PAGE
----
Creativity used to be seen as a natural ability, one you were either born with or would never have. Not anymore. What’s more, creativity in the classroom has been harder to come by. We now know creativity is something that can be learned, honed and improved by any student, young or old, whether they can draw or not.
Sir Ken Robinson in a 2003 TED talk explained how our current testing-focused school systems suppress creativity by teaching toward one right answer, and leave little room for divergent thinking. Creativity in the classroom can make a huge impact on how kids view themselves while decoupling from a test-focused curriculum.
This stagnation is not only hurting us as adults but it’s hurting our economy. Businesses, particularly tech companies and consulting firms, increasingly value creativity among workers. They incentivize innovative methods and provide training aimed at unlocking their employees’ creative potential. According to David Hughes, founder of Decision Labs and professor at UNC Chapel Hill, the innovation that is not taught in school is an essential skill for our global economy.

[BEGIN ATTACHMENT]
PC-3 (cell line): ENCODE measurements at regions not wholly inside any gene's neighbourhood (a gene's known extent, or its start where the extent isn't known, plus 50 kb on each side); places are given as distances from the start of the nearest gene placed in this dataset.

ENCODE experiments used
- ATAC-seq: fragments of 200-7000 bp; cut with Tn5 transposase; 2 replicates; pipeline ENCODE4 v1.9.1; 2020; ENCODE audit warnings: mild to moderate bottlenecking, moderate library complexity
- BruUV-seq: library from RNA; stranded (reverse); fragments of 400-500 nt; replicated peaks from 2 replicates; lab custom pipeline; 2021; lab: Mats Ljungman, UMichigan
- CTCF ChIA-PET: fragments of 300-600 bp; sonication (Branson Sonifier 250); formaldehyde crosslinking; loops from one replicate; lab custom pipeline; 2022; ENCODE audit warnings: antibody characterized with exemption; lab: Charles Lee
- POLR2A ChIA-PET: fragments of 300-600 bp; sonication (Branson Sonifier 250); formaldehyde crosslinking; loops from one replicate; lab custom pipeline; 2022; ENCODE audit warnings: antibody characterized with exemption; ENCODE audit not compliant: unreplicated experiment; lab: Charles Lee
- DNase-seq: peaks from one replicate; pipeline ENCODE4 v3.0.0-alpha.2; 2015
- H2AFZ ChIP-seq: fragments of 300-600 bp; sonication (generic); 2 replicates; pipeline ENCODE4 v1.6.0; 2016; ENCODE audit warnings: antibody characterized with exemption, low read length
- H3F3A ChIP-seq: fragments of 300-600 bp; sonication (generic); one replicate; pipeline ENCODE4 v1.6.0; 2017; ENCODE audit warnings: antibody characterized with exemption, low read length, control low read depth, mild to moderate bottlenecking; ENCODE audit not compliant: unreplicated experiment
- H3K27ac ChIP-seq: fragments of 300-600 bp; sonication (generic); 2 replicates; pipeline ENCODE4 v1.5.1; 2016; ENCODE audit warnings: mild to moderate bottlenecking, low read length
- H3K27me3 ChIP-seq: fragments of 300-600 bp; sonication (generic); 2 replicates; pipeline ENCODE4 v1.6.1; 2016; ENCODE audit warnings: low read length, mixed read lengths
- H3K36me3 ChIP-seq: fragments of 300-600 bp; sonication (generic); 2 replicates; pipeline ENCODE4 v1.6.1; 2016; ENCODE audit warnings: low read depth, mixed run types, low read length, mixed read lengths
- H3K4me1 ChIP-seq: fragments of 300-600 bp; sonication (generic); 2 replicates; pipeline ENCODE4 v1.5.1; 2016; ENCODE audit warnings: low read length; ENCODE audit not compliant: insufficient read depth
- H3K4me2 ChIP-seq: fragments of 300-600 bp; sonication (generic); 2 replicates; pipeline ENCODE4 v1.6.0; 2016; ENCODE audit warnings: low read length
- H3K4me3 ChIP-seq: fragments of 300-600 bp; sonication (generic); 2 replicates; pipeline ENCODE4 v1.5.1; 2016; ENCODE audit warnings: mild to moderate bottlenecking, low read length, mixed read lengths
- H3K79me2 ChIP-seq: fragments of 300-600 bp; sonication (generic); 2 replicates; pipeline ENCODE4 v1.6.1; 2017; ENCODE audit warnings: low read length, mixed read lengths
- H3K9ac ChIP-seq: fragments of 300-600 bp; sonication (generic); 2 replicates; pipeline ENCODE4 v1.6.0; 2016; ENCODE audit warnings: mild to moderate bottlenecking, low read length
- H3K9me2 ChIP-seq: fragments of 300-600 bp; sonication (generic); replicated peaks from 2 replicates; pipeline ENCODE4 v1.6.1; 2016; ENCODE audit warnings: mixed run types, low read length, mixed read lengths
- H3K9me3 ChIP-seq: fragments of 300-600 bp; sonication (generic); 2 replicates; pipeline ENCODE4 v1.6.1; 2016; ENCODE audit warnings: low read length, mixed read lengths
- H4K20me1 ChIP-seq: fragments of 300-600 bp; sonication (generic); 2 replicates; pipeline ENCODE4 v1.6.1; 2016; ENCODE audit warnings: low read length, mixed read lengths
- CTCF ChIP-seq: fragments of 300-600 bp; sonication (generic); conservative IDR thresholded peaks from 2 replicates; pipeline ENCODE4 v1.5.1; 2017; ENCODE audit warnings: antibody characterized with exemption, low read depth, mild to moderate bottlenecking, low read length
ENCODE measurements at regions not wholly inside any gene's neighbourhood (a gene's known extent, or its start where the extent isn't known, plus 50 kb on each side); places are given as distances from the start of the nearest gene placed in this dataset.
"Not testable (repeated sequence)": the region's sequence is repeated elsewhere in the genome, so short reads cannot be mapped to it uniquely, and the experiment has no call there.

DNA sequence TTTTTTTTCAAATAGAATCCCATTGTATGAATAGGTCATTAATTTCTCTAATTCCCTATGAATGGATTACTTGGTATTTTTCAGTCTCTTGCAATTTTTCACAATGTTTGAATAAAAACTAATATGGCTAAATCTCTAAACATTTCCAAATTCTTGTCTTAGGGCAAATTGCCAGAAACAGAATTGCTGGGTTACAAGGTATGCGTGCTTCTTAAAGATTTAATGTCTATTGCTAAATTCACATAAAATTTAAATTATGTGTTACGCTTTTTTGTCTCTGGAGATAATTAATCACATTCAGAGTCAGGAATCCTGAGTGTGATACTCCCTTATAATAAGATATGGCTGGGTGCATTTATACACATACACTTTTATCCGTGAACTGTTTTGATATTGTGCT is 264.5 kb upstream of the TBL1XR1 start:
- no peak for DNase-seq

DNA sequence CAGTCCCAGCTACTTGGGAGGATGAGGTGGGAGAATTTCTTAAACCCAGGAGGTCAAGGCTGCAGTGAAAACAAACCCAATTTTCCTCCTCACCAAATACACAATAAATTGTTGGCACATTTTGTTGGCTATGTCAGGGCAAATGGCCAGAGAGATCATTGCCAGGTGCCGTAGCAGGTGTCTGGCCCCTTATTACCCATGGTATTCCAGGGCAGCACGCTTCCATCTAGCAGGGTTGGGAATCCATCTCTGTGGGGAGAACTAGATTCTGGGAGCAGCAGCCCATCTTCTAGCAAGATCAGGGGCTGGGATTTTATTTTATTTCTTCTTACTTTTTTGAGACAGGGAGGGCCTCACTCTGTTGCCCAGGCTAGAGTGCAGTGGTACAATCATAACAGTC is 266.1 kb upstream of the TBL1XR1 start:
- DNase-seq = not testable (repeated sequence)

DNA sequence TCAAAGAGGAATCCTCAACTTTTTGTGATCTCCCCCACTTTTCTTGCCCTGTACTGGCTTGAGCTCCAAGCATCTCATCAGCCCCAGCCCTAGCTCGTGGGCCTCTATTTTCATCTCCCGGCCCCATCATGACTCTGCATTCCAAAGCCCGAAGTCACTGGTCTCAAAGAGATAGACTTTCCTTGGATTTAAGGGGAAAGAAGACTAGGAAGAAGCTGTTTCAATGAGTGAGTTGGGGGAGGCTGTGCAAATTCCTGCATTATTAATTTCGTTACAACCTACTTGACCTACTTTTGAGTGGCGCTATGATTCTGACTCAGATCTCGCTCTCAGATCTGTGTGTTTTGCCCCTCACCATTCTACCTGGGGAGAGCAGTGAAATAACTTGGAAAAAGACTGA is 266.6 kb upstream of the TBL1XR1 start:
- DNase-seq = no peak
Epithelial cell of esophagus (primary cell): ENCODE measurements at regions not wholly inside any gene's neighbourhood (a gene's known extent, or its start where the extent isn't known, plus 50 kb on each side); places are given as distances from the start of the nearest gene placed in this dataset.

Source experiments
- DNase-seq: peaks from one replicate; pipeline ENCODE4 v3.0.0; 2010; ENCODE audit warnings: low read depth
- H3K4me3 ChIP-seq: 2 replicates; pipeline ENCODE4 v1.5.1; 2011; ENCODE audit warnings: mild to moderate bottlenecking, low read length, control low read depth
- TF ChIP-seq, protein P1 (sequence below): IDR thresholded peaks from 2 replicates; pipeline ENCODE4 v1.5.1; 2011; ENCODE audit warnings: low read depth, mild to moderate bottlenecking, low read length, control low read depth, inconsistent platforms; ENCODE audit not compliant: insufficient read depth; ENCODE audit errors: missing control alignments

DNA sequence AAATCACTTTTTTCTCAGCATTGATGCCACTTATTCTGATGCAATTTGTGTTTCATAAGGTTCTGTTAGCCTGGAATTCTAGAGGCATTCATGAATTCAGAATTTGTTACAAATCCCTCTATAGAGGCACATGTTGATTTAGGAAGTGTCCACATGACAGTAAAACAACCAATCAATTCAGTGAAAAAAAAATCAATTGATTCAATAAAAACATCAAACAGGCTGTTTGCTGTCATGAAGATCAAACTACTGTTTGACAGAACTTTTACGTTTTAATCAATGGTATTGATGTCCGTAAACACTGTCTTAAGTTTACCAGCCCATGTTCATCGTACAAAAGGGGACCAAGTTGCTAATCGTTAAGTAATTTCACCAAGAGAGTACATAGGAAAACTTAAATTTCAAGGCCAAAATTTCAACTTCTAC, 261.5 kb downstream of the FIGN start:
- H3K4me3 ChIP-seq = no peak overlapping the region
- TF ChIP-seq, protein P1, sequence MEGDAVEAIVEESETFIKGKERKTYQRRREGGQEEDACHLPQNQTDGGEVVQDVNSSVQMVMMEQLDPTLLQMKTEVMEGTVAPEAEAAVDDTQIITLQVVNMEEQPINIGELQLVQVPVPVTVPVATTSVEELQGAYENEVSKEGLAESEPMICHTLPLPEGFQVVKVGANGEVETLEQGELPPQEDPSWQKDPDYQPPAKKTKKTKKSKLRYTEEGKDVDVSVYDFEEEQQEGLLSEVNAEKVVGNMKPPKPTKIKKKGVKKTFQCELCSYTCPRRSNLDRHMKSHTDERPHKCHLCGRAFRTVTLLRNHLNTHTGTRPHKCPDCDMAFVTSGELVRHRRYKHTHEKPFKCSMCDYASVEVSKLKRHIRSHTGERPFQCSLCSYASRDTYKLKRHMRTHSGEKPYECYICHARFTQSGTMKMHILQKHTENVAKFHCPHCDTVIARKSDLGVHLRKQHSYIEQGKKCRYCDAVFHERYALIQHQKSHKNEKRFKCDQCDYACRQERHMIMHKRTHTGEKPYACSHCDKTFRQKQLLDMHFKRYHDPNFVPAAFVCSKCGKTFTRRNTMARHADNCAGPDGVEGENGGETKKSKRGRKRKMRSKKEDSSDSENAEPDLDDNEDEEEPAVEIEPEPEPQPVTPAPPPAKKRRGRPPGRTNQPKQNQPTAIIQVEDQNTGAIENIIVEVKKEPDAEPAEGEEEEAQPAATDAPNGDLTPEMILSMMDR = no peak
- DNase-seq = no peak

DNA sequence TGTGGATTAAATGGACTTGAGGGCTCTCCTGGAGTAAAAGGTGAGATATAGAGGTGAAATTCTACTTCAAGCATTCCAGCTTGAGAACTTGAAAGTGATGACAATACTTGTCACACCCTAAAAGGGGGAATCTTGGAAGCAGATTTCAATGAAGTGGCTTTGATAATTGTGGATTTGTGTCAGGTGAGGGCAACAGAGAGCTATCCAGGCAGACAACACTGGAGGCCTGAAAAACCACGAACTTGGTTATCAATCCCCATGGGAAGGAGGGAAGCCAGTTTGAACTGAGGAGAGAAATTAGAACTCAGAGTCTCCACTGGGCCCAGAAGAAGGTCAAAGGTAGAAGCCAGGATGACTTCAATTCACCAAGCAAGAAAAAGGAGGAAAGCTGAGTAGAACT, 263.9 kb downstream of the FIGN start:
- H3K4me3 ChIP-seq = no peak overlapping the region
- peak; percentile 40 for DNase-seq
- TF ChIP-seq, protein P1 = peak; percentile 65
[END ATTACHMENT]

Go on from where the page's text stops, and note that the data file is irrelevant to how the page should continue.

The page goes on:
If you are an educator at any level, you can help your students’ overall performance and future employability by incorporating some simple methods into classroom activities.
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